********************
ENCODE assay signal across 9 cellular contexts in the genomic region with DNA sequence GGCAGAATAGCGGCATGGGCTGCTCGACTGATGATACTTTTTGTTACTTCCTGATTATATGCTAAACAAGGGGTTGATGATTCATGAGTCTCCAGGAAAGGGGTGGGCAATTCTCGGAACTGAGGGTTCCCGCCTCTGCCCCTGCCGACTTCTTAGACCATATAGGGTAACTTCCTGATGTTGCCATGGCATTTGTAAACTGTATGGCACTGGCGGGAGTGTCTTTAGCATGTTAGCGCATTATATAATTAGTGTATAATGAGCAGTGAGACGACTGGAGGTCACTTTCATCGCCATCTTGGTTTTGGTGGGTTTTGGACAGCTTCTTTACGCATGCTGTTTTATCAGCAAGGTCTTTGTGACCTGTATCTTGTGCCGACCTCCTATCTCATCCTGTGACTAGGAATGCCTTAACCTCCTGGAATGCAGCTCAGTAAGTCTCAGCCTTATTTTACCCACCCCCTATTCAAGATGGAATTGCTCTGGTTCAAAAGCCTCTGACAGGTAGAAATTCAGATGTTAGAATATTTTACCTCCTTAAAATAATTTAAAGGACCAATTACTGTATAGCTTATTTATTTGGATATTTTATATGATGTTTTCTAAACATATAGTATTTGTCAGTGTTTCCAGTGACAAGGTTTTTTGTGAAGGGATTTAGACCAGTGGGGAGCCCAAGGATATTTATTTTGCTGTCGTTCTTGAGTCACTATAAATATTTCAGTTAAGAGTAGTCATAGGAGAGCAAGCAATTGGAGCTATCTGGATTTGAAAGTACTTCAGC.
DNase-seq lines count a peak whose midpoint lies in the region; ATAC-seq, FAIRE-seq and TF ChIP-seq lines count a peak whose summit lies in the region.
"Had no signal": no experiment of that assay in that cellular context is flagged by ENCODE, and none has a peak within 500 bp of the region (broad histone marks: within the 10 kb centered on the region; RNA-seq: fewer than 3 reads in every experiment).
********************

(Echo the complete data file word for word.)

ENCODE assay signal across 9 cellular contexts in the genomic region with DNA sequence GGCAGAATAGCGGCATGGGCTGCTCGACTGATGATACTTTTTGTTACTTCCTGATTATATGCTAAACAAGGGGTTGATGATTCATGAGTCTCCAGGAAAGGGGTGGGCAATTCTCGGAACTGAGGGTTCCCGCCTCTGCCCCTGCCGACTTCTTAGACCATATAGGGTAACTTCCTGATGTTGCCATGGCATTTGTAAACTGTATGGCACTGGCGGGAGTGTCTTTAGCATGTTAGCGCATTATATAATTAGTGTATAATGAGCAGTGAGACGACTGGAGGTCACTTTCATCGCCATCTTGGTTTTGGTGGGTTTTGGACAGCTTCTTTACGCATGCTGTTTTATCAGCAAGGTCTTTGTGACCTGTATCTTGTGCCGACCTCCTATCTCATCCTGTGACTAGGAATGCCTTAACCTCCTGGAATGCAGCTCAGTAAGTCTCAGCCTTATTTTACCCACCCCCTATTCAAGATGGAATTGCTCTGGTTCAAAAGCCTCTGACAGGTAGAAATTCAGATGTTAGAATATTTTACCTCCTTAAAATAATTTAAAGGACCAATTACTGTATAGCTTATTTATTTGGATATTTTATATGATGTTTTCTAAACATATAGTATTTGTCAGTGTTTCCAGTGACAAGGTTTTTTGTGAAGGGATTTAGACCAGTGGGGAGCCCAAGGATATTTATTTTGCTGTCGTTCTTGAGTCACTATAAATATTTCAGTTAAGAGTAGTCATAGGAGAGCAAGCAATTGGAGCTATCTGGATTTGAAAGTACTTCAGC.
DNase-seq lines count a peak whose midpoint lies in the region; ATAC-seq, FAIRE-seq and TF ChIP-seq lines count a peak whose summit lies in the region.
"Had no signal": no experiment of that assay in that cellular context is flagged by ENCODE, and none has a peak within 500 bp of the region (broad histone marks: within the 10 kb centered on the region; RNA-seq: fewer than 3 reads in every experiment).